Distribution and diversity of mycoplasma plasmids: lessons from cryptic genetic elements
- Equal contributors
1 University Bordeaux, UMR 1332 Biologie du Fruit et Pathologie, 71 avenue Edouard Bourlaux, F-33140, Villenave d'Ornon, France
2 INRA, UMR 1332 Biologie du Fruit et Pathologie, 71, avenue Edouard Bourlaux, F-33140, Villenave d'Ornon, France
3 Anses, Laboratoire de Lyon, UMR Mycoplasmoses des Ruminants, 31 Avenue Tony Garnier, F-69364, Lyon cedex 07, France
4 INRA, UMR1225, Ecole Nationale Vétérinaire de Toulouse, 23 Chemin des Capelles, F-31076, Toulouse Cedex 3, France
5 Université de Toulouse, INP-ENVT, UMR1225, Ecole Nationale Vétérinaire de Toulouse, 23 Chemin des Capelles, F-31076, Toulouse Cedex 3, France
6 Centre INRA de Bordeaux Aquitaine, UMR 1332 Biologie du Fruit et Pathologie, 71, avenue Edouard Bourlaux, BP81, F-33140, Villenave d'Ornon, France
Citation and License
BMC Microbiology 2012, 12:257 doi:10.1186/1471-2180-12-257Published: 12 November 2012
The evolution of mycoplasmas from a common ancestor with Firmicutes has been characterized not only by genome down-sizing but also by horizontal gene transfer between mycoplasma species sharing a common host. The mechanisms of these gene transfers remain unclear because our knowledge of the mycoplasma mobile genetic elements is limited. In particular, only a few plasmids have been described within the Mycoplasma genus.
We have shown that several species of ruminant mycoplasmas carry plasmids that are members of a large family of elements and replicate via a rolling-circle mechanism. All plasmids were isolated from species that either belonged or were closely related to the Mycoplasma mycoides cluster; none was from the Mycoplasma bovis-Mycoplasma agalactiae group. Twenty one plasmids were completely sequenced, named and compared with each other and with the five mycoplasma plasmids previously reported. All plasmids share similar size and genetic organization, and present a mosaic structure. A peculiar case is that of the plasmid pMyBK1 from M. yeatsii; it is larger in size and is predicted to be mobilizable. Its origin of replication and replication protein were identified. In addition, pMyBK1 derivatives were shown to replicate in various species of the M. mycoides cluster, and therefore hold considerable promise for developing gene vectors. The phylogenetic analysis of these plasmids confirms the uniqueness of pMyBK1 and indicates that the other mycoplasma plasmids cluster together, apart from the related replicons found in phytoplasmas and in species of the clade Firmicutes.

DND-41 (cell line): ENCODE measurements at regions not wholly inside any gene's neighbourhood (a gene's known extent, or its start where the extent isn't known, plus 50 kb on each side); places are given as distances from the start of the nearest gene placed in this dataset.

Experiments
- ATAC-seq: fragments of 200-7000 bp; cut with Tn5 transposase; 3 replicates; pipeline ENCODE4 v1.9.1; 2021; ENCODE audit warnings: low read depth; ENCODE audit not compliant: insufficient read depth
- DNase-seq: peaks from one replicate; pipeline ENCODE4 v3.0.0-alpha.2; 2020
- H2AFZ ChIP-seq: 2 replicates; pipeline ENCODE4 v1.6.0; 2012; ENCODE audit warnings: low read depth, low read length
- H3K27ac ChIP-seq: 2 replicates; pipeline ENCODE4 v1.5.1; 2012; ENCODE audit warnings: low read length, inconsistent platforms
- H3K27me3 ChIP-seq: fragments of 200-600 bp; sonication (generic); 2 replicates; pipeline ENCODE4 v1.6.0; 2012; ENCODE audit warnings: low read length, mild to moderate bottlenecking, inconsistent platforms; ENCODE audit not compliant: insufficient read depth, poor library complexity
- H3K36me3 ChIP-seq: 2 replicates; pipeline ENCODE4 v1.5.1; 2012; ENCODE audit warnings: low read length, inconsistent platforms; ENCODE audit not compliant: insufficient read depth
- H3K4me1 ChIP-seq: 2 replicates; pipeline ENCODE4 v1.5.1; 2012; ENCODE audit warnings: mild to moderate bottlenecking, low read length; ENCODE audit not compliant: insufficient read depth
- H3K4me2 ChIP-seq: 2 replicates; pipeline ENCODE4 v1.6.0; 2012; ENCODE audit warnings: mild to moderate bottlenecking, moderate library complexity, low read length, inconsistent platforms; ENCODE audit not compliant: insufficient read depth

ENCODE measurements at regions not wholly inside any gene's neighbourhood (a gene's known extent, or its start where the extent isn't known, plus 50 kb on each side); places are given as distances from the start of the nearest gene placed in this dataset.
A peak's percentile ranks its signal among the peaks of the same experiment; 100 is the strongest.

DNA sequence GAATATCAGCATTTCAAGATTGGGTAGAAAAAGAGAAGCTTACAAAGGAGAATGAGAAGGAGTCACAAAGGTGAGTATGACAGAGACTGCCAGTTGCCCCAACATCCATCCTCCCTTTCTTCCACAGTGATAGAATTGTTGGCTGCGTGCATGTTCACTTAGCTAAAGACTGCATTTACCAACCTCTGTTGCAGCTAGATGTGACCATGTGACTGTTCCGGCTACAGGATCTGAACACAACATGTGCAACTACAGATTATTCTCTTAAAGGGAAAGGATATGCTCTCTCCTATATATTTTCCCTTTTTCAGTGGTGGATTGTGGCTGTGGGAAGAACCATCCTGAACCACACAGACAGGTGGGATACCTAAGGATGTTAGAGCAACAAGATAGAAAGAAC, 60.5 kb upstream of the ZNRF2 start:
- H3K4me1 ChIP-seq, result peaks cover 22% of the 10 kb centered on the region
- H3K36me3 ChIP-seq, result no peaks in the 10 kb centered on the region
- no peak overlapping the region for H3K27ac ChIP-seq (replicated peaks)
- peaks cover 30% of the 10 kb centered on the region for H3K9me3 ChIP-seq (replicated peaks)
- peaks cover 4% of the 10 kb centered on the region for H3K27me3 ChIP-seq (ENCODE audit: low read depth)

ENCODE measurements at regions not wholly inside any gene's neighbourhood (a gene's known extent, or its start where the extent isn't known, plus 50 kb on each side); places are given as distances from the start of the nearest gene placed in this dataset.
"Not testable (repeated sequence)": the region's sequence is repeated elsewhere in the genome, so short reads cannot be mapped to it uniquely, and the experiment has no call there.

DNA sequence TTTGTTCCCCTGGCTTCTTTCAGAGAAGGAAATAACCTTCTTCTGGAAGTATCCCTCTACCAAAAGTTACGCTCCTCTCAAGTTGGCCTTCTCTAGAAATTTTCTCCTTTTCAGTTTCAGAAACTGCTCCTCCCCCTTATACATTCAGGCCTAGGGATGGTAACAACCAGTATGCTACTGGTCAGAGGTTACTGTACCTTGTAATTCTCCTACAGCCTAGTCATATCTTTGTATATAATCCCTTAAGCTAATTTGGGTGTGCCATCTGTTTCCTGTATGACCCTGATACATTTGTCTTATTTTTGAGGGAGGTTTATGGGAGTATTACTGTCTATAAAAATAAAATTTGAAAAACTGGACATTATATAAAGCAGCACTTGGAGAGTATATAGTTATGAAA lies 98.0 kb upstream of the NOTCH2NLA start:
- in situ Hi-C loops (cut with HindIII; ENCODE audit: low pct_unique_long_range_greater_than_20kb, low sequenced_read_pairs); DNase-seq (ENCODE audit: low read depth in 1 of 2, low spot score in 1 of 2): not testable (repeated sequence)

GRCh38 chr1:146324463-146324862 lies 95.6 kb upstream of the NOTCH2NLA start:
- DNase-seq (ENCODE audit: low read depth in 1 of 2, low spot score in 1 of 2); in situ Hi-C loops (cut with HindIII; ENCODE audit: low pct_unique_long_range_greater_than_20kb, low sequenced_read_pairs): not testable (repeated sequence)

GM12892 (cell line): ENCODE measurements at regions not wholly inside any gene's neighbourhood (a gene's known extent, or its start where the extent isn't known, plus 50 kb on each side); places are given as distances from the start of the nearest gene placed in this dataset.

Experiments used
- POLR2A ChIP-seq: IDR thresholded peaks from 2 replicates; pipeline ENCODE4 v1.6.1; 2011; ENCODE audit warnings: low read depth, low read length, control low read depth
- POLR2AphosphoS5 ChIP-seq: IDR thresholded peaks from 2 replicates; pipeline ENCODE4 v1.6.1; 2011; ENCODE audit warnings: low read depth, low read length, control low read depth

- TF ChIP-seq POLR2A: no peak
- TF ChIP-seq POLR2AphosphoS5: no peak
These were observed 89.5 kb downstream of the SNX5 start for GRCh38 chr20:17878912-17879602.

Our results unraveled a totally new picture of mycoplasma plasmids. Although they probably play a limited role in the gene exchanges that participate in mycoplasma evolution, they are abundant in some species. Evidence for the occurrence of frequent genetic recombination strongly suggests they are transmitted between species sharing a common host or niche.